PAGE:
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[Bug 12906] Canvas should not pretend that it can be used to replace some input elements

From: <bugzilla@jessica.w3.org>
Date: Wed, 08 Jun 2011 15:19:56 +0000
To: public-html-a11y@w3.org
Message-Id: <E1QUKY0-0001g1-18@jessica.w3.org>

Charles Pritchard <chuck@jumis.com> changed:

           What    |Removed                     |Added
                 CC|                            |chuck@jumis.com

--- Comment #1 from Charles Pritchard <chuck@jumis.com> 2011-06-08 15:19:53 UTC ---
Restricting the use of the canvas shadow tree would irretrievably harm
developer abilities to produce assistive user interfaces for users with
cognitive and/or motor disabilities. This is an unbearable and unnecessary
restriction on accessibility developers and users with disabilities.

As for other authors: [input type="text"] is the fall-back input type for form
elements which are not implemented; the canvas type does not "replace" input
elements, but it may be used to progressively enhance them by overriding the
browser's render tree. Consider: [canvas][input type="slider" role="slider"].
This element becomes a text element in browsers which do not support the slider
input type; it is still identified as a slider by ARIA semantics. ARIA provides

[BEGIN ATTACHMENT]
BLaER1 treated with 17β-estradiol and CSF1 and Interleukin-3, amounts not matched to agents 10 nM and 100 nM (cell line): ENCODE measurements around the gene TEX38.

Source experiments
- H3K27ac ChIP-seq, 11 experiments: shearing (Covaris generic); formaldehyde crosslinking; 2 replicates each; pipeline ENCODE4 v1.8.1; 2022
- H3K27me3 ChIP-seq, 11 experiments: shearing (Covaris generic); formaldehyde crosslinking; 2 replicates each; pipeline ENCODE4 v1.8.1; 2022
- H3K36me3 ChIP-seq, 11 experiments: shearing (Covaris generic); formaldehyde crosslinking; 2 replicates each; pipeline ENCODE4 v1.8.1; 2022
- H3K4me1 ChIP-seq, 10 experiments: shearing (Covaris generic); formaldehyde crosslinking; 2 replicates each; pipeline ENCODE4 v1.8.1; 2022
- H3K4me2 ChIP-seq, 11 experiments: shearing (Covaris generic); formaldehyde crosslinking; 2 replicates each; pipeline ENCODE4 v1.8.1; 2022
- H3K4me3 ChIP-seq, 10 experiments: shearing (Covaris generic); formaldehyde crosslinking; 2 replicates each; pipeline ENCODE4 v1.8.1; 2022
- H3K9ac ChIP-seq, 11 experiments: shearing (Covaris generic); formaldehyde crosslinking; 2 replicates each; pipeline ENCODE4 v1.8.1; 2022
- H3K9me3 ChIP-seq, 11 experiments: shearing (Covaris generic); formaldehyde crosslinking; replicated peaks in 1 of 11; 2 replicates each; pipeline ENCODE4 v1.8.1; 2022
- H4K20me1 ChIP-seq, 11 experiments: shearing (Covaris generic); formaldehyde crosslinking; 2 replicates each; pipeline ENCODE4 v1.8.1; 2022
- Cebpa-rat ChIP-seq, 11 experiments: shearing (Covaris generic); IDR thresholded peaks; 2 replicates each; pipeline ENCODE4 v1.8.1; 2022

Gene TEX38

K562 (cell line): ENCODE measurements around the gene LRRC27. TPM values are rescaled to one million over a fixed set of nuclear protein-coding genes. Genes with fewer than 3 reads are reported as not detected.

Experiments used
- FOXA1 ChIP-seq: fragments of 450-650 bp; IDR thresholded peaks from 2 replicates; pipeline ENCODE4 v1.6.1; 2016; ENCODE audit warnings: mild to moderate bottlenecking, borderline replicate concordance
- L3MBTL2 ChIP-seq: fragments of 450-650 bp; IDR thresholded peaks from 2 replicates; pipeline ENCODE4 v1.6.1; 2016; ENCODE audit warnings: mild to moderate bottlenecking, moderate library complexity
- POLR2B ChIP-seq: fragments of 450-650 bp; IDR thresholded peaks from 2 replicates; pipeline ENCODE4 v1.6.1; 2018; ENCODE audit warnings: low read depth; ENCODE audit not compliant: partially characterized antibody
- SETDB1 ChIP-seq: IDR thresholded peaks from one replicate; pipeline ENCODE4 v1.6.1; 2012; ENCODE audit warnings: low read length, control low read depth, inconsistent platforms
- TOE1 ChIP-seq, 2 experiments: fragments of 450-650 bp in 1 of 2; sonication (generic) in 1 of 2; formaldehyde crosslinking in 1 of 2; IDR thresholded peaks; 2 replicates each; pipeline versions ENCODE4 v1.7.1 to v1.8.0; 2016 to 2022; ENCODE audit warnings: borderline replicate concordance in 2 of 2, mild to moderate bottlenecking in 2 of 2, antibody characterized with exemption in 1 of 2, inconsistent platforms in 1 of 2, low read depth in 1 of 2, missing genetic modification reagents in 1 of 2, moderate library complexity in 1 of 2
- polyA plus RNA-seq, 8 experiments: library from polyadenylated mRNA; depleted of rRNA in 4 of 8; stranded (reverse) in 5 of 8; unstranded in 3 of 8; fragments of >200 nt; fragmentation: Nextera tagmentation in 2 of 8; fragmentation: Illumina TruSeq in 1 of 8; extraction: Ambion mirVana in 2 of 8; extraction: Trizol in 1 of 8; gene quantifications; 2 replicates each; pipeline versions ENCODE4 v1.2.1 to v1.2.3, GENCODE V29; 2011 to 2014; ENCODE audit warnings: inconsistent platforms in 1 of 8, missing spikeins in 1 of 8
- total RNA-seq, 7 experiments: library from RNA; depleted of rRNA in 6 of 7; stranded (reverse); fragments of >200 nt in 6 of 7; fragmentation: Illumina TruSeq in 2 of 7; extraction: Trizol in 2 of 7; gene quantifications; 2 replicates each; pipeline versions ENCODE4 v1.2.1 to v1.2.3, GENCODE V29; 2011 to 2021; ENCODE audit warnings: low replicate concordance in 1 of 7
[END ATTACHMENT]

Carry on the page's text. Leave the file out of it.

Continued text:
a full language for describing custom widgets as developed by individual
authors. Canvas, when used in conjunction with ARIA is fully accessible to
non-sighted users, and can be used in creative ways to assist sighted users.

This discussion has been ongoing since last September, relating to text input;
the HTML Editor and the editor's assistant have had every opportunity to engage
the a11y crowd on the public canvas api mailing list, as well as html a11y. We
did go through a process of considering restrictions on elements within the
canvas DOM. We agreed as a group that such restrictions were unnecessary.

I'm asserting that such restrictions are unconscionable restrictions on
personal freedom. I hope that providing examples of vision-based assistive
interfaces, the HTML editor and the HTML editors assistant will better
understand my position on this. Again, proper handling of ARIA and focus events
within the shadow dom works quite well to support eyes-free interfaces.

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